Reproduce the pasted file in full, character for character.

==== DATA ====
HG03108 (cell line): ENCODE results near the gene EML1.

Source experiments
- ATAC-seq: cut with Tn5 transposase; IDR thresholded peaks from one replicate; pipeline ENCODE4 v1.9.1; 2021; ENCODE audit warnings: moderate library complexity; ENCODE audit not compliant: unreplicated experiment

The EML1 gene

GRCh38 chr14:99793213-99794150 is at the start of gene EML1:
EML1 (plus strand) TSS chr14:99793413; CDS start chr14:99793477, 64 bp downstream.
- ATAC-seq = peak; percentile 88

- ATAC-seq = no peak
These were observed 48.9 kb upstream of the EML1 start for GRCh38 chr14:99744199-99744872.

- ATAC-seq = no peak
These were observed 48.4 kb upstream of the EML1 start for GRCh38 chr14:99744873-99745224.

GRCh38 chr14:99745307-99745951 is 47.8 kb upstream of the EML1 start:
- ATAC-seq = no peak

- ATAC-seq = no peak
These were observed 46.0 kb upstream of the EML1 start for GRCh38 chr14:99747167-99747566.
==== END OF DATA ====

HG03108 (cell line): ENCODE results near the gene EML1.

Source experiments
- ATAC-seq: cut with Tn5 transposase; IDR thresholded peaks from one replicate; pipeline ENCODE4 v1.9.1; 2021; ENCODE audit warnings: moderate library complexity; ENCODE audit not compliant: unreplicated experiment

The EML1 gene

GRCh38 chr14:99793213-99794150 is at the start of gene EML1:
EML1 (plus strand) TSS chr14:99793413; CDS start chr14:99793477, 64 bp downstream.
- ATAC-seq = peak; percentile 88

- ATAC-seq = no peak
These were observed 48.9 kb upstream of the EML1 start for GRCh38 chr14:99744199-99744872.

- ATAC-seq = no peak
These were observed 48.4 kb upstream of the EML1 start for GRCh38 chr14:99744873-99745224.

GRCh38 chr14:99745307-99745951 is 47.8 kb upstream of the EML1 start:
- ATAC-seq = no peak

- ATAC-seq = no peak
These were observed 46.0 kb upstream of the EML1 start for GRCh38 chr14:99747167-99747566.